We’re all getting deep into the development challenges here at Polystream; over these last couple of weeks our little band of highly talented developers have been diving into Adam (CTO)’s code base to evolve and expand it.
In between the rhythmic hammering of keys we shout out ideas, discoveries, and passionate frustration. Nothing beats having a group of people solving Hard Problems, together!
There’s a little table in the middle of our office which we often pace around, in counter clockwise order (always!), thinking out loud, encouraging each other to join in the pacing, to get the creative, and problem solving, energy pumping. It’s great, and it’s fun, but there’s a serious side to all this which is born out of years of experience and Adam captures the spirit in his oft used expression; “how hard can it be!?”
We’ve all been around the block enough to know that most technical problems, can be solved if you just take the time to stop and ask yourself that little question…
How hard can it be?
Having a group of highly talented, and experienced, people around you who you can bounce ideas and problems off is invaluable in this respect; you stop up, you ask yourselves “ok, how should this work?”, you go down a couple of dead ends, your team mates course correct, you pick up and you try another angle, always pushing ahead. When you hit an obstacle where the only solution appears to be to “do something that is difficult and tedious” then, well, you press on and do something that is difficult and tedious. With a solid team of people in the back who can each provide their unique experience and insights you get the encouragement to soldier through.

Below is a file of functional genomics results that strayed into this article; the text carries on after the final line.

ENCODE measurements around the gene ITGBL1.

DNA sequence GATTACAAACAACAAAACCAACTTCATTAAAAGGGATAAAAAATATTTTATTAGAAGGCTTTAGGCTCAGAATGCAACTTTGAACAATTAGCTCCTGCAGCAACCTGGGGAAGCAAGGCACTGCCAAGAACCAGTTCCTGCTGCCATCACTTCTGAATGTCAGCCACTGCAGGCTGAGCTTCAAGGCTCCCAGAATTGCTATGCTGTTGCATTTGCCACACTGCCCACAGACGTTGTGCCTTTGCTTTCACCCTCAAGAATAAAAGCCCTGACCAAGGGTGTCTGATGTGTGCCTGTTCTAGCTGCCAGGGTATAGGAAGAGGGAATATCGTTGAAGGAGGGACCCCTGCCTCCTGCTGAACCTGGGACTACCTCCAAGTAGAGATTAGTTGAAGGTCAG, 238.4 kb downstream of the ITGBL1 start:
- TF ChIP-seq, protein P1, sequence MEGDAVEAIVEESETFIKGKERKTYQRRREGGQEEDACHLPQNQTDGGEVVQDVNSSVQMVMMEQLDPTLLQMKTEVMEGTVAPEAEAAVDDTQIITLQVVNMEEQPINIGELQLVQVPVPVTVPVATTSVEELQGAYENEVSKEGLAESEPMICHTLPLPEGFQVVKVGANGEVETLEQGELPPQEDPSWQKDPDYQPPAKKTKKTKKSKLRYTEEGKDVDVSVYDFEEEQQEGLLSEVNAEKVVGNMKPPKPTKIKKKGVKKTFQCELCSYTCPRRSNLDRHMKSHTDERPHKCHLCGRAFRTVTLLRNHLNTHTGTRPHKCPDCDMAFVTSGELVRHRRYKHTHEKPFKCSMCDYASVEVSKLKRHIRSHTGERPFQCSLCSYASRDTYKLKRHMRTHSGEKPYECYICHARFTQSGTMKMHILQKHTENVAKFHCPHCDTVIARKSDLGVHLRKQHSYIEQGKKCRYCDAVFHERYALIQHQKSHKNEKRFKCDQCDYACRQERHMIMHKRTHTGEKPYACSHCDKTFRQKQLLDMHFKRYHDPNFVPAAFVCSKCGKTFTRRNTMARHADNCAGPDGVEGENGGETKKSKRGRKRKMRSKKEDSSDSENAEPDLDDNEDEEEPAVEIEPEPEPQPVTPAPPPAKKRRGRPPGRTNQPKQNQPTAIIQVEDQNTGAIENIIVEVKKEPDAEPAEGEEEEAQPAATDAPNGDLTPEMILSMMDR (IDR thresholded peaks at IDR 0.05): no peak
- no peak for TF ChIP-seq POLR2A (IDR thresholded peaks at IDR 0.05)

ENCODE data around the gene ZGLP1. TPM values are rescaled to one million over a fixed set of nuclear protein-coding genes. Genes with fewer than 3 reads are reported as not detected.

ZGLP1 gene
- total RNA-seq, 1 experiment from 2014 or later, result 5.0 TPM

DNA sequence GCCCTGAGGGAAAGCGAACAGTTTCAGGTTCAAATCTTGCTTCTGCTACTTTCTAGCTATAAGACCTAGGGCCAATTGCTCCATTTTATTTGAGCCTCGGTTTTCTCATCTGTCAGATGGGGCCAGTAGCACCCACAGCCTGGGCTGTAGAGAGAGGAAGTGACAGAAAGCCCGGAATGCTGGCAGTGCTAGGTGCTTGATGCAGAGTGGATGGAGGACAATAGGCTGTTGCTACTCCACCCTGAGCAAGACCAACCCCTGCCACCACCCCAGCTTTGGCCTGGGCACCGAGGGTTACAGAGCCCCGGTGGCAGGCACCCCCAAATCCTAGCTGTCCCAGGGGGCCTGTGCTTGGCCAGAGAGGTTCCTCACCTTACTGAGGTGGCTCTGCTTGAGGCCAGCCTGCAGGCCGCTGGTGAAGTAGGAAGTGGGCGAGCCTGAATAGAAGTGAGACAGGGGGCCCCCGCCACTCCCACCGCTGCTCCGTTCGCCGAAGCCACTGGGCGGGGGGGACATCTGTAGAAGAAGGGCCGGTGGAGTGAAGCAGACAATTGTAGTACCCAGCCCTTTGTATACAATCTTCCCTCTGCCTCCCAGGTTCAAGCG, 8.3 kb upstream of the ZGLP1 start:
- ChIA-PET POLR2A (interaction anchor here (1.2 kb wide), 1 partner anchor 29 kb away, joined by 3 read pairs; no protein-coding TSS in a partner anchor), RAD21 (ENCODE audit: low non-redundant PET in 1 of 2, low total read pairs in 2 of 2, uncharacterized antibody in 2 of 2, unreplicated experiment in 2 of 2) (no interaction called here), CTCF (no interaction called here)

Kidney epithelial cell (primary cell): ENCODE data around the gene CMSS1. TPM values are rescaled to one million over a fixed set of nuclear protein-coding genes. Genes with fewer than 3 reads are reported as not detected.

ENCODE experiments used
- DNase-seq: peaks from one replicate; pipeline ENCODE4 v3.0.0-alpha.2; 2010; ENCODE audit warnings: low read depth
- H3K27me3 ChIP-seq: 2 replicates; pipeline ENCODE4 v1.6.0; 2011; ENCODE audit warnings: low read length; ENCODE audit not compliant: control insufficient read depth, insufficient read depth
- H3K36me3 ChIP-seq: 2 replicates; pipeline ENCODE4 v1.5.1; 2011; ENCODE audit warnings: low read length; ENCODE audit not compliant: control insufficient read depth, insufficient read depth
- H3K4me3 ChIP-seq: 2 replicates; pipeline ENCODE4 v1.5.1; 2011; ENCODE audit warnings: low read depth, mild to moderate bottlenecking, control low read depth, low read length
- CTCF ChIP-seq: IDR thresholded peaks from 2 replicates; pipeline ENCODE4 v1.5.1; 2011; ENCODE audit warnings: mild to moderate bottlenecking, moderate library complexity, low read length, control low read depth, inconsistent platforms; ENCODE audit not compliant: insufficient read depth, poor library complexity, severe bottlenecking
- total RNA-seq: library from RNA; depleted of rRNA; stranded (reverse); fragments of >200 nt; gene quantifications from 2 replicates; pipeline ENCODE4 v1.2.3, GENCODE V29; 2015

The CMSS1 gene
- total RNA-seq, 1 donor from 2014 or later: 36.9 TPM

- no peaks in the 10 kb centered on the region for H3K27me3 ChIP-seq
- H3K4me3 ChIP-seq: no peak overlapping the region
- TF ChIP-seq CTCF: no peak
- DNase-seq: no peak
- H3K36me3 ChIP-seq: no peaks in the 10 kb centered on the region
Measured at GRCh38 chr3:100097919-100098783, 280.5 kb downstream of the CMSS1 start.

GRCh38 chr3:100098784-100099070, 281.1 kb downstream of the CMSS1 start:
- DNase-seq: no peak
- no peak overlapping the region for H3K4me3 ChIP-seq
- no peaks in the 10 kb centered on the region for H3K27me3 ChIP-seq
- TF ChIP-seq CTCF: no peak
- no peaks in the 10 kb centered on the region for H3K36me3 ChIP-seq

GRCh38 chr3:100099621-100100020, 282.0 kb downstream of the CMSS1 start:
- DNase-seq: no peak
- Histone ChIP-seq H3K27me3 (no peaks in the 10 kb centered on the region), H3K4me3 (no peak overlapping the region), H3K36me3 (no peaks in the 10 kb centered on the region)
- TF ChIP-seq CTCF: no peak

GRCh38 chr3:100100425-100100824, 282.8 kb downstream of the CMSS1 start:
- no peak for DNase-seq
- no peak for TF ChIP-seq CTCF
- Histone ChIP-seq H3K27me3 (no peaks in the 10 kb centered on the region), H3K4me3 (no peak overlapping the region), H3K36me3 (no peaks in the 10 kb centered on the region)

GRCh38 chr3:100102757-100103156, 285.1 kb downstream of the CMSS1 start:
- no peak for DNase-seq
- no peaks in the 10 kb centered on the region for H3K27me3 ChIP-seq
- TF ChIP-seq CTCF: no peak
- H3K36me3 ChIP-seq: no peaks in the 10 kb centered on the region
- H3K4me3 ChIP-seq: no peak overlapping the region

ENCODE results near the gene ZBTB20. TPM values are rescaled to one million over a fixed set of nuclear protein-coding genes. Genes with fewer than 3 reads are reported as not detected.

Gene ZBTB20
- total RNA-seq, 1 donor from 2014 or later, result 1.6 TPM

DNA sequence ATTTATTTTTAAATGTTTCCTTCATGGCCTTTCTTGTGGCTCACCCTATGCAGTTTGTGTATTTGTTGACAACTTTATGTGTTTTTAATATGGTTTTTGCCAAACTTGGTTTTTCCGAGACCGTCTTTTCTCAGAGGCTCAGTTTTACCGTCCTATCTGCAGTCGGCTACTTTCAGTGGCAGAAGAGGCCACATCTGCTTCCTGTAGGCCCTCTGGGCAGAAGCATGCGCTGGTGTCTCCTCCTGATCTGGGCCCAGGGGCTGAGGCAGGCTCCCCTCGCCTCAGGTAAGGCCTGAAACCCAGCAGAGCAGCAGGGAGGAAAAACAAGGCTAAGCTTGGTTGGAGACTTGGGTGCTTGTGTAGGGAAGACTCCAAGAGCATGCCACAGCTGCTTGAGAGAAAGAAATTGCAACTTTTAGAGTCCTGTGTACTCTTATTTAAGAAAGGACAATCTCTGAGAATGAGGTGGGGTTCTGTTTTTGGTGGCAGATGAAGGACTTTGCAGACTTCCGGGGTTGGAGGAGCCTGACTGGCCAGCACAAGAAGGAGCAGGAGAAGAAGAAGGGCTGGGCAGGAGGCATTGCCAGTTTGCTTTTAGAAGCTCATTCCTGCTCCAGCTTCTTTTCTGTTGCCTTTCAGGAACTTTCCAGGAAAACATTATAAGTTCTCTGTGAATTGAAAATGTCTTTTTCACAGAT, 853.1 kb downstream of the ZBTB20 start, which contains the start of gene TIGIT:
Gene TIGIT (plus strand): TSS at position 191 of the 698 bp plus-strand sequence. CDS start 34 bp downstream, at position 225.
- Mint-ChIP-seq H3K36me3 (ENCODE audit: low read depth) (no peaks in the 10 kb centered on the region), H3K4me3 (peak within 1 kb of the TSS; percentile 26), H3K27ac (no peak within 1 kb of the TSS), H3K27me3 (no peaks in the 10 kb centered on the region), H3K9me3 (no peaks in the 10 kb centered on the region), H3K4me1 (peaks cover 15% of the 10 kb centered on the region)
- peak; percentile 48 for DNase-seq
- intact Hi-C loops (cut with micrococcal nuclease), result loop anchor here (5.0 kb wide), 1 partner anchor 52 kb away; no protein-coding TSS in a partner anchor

And it brings results!
That’s the essence of the, perhaps a wee bit boisterous, motto of “How hard can it be!?” We really believe everything we set our minds on is possible and by keeping the team dynamic, and constantly interacting, we keep reinforcing that belief.
There’s a great book about highly dynamic teams, and team interactions, called “Team of Teams” written by the former US General Stanley McChrystal. In essence it speaks of how the most effective teams, the most adaptive to all situations, are those that are “teams of teams”; teams of individuals, or sub-teams, that are allowed to operate in relative autonomy, interact openly with each other, exchange ideas, and always challenge each other.
Just like our little band of developers at Polystream do, and just how we are going to continue to build this in the future. And pacing around the table shall always be in counter clockwise order.
Follow Jarl on Twitter @psjarlo